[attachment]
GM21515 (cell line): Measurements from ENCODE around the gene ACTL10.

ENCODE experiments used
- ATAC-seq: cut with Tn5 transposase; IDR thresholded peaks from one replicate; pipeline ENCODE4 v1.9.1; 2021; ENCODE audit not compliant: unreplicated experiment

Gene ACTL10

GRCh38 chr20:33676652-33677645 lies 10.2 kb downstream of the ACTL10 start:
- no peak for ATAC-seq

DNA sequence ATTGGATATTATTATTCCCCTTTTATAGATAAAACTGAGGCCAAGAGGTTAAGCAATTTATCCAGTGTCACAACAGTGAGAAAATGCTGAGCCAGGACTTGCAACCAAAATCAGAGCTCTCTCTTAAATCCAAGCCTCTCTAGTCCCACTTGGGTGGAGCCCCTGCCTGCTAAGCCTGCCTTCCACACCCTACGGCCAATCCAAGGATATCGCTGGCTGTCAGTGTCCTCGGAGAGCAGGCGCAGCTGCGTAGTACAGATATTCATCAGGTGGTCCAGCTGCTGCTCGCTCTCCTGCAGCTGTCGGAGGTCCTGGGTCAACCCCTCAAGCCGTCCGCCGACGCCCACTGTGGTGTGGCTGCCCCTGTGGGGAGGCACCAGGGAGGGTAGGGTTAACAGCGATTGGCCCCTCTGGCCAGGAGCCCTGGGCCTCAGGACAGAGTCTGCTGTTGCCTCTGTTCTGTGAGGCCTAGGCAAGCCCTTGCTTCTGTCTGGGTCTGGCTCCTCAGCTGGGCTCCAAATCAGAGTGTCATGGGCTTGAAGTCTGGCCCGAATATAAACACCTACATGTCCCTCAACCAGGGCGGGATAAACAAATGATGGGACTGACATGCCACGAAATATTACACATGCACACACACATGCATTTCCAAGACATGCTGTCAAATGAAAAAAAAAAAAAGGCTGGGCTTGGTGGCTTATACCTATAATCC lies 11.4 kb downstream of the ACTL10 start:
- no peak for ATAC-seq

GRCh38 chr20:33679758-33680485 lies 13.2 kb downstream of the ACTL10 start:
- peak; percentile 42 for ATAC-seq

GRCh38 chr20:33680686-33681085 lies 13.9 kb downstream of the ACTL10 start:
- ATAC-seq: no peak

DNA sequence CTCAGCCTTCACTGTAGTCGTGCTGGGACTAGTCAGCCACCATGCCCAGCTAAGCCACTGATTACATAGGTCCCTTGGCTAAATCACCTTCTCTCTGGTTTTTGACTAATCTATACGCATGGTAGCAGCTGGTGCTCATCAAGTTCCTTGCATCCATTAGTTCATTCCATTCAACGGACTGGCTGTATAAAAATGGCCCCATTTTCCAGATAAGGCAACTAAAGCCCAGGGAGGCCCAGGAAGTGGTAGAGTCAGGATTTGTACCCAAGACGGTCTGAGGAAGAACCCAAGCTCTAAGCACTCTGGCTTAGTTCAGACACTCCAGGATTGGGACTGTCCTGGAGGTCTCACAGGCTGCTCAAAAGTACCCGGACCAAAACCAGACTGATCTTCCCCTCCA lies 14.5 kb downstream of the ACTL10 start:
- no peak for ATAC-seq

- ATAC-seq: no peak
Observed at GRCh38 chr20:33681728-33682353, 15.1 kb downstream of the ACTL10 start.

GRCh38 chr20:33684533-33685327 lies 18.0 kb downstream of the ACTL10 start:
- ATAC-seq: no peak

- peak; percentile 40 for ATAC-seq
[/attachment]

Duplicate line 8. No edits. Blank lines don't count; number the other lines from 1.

- no peak for ATAC-seq